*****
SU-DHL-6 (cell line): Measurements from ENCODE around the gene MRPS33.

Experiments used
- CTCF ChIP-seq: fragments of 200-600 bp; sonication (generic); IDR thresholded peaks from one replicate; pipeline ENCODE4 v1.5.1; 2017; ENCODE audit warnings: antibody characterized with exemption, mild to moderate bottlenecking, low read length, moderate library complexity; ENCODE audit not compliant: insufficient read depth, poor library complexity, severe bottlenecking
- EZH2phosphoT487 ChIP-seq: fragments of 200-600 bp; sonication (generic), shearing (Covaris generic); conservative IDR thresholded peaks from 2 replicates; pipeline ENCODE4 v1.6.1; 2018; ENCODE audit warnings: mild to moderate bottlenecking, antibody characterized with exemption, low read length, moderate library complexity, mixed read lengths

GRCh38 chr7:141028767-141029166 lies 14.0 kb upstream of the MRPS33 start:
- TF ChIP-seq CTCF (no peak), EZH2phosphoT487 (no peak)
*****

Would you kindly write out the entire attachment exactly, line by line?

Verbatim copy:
SU-DHL-6 (cell line): Measurements from ENCODE around the gene MRPS33.

Experiments used
- CTCF ChIP-seq: fragments of 200-600 bp; sonication (generic); IDR thresholded peaks from one replicate; pipeline ENCODE4 v1.5.1; 2017; ENCODE audit warnings: antibody characterized with exemption, mild to moderate bottlenecking, low read length, moderate library complexity; ENCODE audit not compliant: insufficient read depth, poor library complexity, severe bottlenecking
- EZH2phosphoT487 ChIP-seq: fragments of 200-600 bp; sonication (generic), shearing (Covaris generic); conservative IDR thresholded peaks from 2 replicates; pipeline ENCODE4 v1.6.1; 2018; ENCODE audit warnings: mild to moderate bottlenecking, antibody characterized with exemption, low read length, moderate library complexity, mixed read lengths

GRCh38 chr7:141028767-141029166 lies 14.0 kb upstream of the MRPS33 start:
- TF ChIP-seq CTCF (no peak), EZH2phosphoT487 (no peak)